Electricity in more Households


There has been a 28.8 per cent increase in the proportion of the population using electricity for lighting purposes over the last ten years, and a 67 per cent decline in the size of the population using kerosene over the same period.
This is according to the recently released Jamaica Survey of Living Conditions 2002, which was published by the Planning Institute of Jamaica and the Statistical Institute of Jamaica.
The report said nationally, electricity provided lighting for 87.1 per cent of households in 2002, a percentage point increase over the previous year. Electricity was used by 94.3 per cent of the households in the Kingston Metropolitan Area (KMA) with a similarly high level of access for households in Other Towns (92.4 per cent) and 80.9 for Rural Areas.
Other Towns and Rural Areas showed an increase in the use of electricity for lighting with Rural Towns having the greater increase of 4.3 percentage points and the latter, 1.4 percentage points.
The ongoing Rural Electrification Programme under the Ministry of Commerce, Science and Technology has contributed to the electrification of rural homes. Some 65.1 per cent of households in the poorest quintile used electricity compared with some 93.3 per cent of those in the wealthiest quintile. The data also noted that the average monthly payment for electricity continued to account for a substantial percentage of household expenditure.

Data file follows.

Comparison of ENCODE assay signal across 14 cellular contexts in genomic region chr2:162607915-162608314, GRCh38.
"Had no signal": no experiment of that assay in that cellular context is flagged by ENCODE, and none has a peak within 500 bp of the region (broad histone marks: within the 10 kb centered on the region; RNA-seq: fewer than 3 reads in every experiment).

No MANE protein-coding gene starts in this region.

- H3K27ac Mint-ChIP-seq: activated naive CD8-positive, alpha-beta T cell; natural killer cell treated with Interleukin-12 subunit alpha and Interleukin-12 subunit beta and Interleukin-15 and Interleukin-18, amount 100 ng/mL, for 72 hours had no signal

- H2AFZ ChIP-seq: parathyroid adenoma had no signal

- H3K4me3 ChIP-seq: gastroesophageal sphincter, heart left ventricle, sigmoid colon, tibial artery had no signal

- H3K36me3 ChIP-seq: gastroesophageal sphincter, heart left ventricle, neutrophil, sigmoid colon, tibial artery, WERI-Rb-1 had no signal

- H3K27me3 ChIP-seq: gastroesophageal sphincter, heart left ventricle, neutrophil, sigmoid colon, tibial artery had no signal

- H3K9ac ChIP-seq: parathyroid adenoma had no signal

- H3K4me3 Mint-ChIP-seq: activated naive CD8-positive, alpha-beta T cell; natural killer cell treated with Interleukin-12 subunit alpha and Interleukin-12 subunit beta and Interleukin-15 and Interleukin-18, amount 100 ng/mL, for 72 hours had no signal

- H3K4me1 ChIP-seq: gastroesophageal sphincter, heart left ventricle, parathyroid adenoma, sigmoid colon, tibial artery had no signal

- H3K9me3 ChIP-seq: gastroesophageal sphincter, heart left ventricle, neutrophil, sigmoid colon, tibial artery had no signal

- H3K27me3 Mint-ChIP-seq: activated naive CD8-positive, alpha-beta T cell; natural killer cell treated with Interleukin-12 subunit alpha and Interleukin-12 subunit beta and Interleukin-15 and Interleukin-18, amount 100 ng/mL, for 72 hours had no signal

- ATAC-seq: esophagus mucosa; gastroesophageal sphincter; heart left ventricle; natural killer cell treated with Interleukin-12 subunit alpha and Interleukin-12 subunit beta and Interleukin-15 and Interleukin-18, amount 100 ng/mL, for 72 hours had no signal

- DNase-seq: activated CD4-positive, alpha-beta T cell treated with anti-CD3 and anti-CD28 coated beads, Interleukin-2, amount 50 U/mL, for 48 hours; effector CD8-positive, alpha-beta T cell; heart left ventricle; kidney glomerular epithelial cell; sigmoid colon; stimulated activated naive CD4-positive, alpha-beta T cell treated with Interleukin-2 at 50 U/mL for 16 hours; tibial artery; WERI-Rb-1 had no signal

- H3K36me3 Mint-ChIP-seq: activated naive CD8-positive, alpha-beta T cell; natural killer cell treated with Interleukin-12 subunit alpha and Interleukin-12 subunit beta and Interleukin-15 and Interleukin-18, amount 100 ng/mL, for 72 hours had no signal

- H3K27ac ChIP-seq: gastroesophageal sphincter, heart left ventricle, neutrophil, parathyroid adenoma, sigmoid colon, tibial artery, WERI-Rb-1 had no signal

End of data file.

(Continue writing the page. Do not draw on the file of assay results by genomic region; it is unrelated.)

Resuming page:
Meanwhile, some 64.5 per cent of households surveyed had access to piped water to their dwelling while some 45 per cent had direct access to indoor taps/pipes. While the remainder utilized outdoor taps as their main water source, there has been an increasing trend in national access to piped water over the last ten years, the survey stated.
Regarding other water supply sources, standpipe and rainwater (tank) were the two other main sources, which accounted for 12.1 per cent and 15.3 per cent respectively. Trucked and bottled water were the main sources of drinking water for 1.9 per cent of households.
On the matter of sanitation, all households had access to some type of toilet facility, with 81.1 per cent having exclusive use of this facility. Over 59 per cent had access to a flush toilet. There have been positive trends in household access to water closet facilities across the three regions during the period 1993-2002, with gradual improvements noted in Other Towns, while access in Rural Areas showed a decline since 1998. Households in the KMA exhibited the highest percentage, with exclusive use of flush toilets at 73. 2 per cent, an increase of 2.9 percentage points over 2001. A similar improvement was experienced in Other Towns (from 55.0 per cent to 56.5 per cent).
Over 90.0 per cent of households had kitchens. Households in Rural Areas stood at 93.4 per cent with a greater exclusive use of kitchens compared with households in the KMA, which had 86.9 per cent, and 89.2 per cent in Other Towns. Telephone services accounted for the highest proportion of household expenses (apart from rent and mortgage) across all regions. The survey concluded that the Housing Quality Index has remained within the 60 per cent range over the past six years.
Water, lighting, toilet facilities/sanitation and kitchen facilities were the amenities examined as some of the critical indicators determining the quality of life or living conditions of a household. Some 7,000 households participated in the JSLC 2002.

JIS Social